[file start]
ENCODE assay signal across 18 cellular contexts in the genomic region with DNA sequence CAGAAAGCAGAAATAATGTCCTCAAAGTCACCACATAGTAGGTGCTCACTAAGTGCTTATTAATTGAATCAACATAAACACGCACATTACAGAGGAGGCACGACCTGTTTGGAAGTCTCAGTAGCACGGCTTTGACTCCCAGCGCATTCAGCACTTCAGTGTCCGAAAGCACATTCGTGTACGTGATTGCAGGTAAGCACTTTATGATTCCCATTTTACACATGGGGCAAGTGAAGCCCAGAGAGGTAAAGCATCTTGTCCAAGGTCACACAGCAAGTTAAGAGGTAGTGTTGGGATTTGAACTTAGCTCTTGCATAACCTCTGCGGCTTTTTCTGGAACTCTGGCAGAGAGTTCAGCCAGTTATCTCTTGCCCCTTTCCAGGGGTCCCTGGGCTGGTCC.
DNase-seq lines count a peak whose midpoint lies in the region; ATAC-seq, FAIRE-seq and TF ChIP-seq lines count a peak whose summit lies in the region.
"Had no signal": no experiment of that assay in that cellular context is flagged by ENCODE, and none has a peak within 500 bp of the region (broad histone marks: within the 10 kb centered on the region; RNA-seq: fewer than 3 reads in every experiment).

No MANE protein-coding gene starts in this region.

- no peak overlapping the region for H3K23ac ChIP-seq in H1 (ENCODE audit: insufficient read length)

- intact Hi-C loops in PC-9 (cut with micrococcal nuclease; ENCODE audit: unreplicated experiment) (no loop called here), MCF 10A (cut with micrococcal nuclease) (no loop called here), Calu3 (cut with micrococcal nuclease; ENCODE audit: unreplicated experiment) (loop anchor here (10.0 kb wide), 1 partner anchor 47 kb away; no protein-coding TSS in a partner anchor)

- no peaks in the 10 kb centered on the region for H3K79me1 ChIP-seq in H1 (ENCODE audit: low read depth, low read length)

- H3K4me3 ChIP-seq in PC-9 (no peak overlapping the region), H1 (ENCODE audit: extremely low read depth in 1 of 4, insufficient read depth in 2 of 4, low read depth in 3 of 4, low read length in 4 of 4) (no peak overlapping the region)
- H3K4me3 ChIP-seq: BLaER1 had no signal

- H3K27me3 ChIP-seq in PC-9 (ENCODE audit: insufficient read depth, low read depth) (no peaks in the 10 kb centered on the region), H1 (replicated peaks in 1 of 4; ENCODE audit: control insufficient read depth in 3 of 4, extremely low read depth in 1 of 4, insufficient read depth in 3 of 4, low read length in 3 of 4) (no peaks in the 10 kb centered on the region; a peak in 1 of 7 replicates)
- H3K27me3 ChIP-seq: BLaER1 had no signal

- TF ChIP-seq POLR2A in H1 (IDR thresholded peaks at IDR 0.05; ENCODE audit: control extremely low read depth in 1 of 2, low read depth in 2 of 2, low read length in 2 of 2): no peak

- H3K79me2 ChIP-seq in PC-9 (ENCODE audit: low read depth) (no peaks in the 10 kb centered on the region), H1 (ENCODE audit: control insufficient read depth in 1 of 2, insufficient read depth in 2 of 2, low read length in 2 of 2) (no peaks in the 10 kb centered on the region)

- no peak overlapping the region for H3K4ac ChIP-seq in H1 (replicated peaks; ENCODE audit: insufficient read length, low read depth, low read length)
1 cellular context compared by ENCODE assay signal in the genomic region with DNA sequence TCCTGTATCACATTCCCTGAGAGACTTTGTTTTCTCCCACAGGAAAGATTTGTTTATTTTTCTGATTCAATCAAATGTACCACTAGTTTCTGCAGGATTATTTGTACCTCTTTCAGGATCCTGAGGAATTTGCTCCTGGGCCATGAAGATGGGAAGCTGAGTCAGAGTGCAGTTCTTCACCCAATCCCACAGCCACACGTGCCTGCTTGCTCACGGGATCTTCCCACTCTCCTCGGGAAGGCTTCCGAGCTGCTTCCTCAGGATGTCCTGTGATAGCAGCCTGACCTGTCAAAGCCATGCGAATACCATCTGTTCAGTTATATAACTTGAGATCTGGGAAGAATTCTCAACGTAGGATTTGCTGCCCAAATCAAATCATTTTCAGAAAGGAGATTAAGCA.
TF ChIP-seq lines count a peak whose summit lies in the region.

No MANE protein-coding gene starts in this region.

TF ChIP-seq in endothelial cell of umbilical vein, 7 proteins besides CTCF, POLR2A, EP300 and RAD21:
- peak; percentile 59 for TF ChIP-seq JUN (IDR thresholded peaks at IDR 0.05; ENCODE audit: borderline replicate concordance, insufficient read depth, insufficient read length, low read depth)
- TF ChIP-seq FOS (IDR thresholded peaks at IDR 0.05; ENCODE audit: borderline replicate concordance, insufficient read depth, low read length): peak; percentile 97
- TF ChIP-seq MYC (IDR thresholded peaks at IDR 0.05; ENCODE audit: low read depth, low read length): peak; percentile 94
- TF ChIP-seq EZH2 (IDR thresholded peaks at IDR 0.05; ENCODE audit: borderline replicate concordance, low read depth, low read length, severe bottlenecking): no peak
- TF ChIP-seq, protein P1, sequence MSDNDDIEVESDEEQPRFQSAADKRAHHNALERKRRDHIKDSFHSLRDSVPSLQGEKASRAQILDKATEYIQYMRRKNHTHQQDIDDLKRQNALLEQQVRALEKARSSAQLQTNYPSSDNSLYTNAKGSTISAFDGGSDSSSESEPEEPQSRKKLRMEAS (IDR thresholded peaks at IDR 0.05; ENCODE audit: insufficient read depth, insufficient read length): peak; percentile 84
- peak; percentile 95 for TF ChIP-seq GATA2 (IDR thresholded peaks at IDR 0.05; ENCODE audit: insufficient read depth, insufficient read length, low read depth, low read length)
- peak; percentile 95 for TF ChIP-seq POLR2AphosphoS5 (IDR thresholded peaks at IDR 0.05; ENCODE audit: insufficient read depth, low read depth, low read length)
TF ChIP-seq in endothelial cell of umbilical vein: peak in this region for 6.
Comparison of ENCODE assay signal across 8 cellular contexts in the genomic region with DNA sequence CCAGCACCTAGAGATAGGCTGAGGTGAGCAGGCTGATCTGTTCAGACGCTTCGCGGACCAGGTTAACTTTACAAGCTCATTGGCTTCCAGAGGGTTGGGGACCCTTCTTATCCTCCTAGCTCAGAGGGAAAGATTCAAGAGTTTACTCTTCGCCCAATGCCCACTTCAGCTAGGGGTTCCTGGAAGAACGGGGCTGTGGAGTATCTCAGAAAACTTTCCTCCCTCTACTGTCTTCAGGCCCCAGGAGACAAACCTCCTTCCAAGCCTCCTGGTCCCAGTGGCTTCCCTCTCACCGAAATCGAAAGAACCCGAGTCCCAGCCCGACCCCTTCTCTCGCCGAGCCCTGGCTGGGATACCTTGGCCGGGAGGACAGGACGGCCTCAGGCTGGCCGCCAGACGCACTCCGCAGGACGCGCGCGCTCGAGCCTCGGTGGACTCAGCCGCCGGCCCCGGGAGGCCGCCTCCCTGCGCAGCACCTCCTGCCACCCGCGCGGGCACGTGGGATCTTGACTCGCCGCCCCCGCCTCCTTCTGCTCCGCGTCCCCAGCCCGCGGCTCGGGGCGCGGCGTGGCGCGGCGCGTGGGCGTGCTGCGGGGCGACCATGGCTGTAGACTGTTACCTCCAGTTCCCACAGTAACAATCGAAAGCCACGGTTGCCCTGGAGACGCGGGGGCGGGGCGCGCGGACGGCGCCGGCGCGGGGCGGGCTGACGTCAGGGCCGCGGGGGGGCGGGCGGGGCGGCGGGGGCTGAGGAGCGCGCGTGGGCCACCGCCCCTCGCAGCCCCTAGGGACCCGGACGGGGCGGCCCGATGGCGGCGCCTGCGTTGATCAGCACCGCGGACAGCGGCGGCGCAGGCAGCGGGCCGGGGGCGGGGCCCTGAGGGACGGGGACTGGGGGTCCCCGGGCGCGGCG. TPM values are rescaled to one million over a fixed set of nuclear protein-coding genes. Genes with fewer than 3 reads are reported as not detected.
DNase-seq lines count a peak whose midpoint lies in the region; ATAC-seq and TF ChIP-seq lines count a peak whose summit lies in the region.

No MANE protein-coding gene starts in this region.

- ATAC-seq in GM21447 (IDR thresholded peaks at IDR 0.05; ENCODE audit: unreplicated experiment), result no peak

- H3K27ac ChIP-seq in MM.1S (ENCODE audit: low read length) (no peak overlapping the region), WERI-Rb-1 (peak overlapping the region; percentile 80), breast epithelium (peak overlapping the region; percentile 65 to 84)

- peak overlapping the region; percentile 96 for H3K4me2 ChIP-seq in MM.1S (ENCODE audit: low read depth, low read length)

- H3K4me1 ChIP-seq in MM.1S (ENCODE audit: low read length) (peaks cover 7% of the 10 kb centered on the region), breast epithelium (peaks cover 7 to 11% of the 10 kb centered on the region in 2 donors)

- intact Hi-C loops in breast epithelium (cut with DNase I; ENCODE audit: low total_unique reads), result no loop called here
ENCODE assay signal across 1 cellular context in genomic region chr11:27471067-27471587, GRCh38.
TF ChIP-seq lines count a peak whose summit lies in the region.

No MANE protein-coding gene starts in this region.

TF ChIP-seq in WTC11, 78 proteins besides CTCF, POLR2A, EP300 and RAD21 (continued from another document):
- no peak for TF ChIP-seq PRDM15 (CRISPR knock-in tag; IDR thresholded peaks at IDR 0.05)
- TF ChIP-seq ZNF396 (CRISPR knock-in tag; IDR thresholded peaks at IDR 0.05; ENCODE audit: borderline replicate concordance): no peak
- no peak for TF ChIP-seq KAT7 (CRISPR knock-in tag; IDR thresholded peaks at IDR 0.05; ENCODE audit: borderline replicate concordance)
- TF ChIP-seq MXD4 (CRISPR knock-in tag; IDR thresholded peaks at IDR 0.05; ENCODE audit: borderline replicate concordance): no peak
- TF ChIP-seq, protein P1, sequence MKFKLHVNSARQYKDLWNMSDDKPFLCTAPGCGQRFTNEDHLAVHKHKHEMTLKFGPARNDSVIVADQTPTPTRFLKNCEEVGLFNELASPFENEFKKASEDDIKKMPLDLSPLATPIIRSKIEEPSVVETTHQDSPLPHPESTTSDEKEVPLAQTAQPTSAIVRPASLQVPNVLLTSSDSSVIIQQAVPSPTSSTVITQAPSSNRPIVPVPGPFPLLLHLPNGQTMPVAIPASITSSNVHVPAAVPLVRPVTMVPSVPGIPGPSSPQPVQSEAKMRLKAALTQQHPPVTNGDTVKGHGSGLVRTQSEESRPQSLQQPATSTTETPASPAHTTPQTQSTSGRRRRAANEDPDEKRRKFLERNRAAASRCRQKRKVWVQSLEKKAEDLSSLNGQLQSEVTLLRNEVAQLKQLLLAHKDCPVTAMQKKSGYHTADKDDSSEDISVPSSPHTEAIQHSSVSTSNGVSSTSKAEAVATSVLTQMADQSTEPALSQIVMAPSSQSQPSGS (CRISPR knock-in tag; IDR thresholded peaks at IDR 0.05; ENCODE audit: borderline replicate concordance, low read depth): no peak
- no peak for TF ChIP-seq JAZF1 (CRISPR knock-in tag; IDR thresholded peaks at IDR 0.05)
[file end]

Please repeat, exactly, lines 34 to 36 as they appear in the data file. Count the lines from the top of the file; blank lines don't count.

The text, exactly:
- intact Hi-C loops in breast epithelium (cut with DNase I; ENCODE audit: low total_unique reads), result no loop called here
ENCODE assay signal across 1 cellular context in genomic region chr11:27471067-27471587, GRCh38.
TF ChIP-seq lines count a peak whose summit lies in the region.